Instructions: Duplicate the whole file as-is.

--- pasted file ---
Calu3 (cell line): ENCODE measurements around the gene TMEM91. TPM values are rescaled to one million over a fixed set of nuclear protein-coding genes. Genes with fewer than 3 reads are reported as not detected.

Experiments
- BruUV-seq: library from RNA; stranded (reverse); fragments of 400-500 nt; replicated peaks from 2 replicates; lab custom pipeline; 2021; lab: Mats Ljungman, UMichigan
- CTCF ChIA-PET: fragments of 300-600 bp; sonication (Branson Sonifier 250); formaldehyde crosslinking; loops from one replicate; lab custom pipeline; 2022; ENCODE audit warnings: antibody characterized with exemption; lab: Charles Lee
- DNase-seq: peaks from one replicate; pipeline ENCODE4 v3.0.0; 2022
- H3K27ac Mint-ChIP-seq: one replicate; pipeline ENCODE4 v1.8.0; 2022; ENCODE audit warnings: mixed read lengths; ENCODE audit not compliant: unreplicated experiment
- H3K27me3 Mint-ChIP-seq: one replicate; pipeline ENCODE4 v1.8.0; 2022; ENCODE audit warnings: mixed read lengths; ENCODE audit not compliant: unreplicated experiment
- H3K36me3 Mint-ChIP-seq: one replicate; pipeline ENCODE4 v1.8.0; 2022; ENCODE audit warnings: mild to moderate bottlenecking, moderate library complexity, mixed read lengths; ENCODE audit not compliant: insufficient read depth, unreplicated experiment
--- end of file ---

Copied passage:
Calu3 (cell line): ENCODE measurements around the gene TMEM91. TPM values are rescaled to one million over a fixed set of nuclear protein-coding genes. Genes with fewer than 3 reads are reported as not detected.

Experiments
- BruUV-seq: library from RNA; stranded (reverse); fragments of 400-500 nt; replicated peaks from 2 replicates; lab custom pipeline; 2021; lab: Mats Ljungman, UMichigan
- CTCF ChIA-PET: fragments of 300-600 bp; sonication (Branson Sonifier 250); formaldehyde crosslinking; loops from one replicate; lab custom pipeline; 2022; ENCODE audit warnings: antibody characterized with exemption; lab: Charles Lee
- DNase-seq: peaks from one replicate; pipeline ENCODE4 v3.0.0; 2022
- H3K27ac Mint-ChIP-seq: one replicate; pipeline ENCODE4 v1.8.0; 2022; ENCODE audit warnings: mixed read lengths; ENCODE audit not compliant: unreplicated experiment
- H3K27me3 Mint-ChIP-seq: one replicate; pipeline ENCODE4 v1.8.0; 2022; ENCODE audit warnings: mixed read lengths; ENCODE audit not compliant: unreplicated experiment
- H3K36me3 Mint-ChIP-seq: one replicate; pipeline ENCODE4 v1.8.0; 2022; ENCODE audit warnings: mild to moderate bottlenecking, moderate library complexity, mixed read lengths; ENCODE audit not compliant: insufficient read depth, unreplicated experiment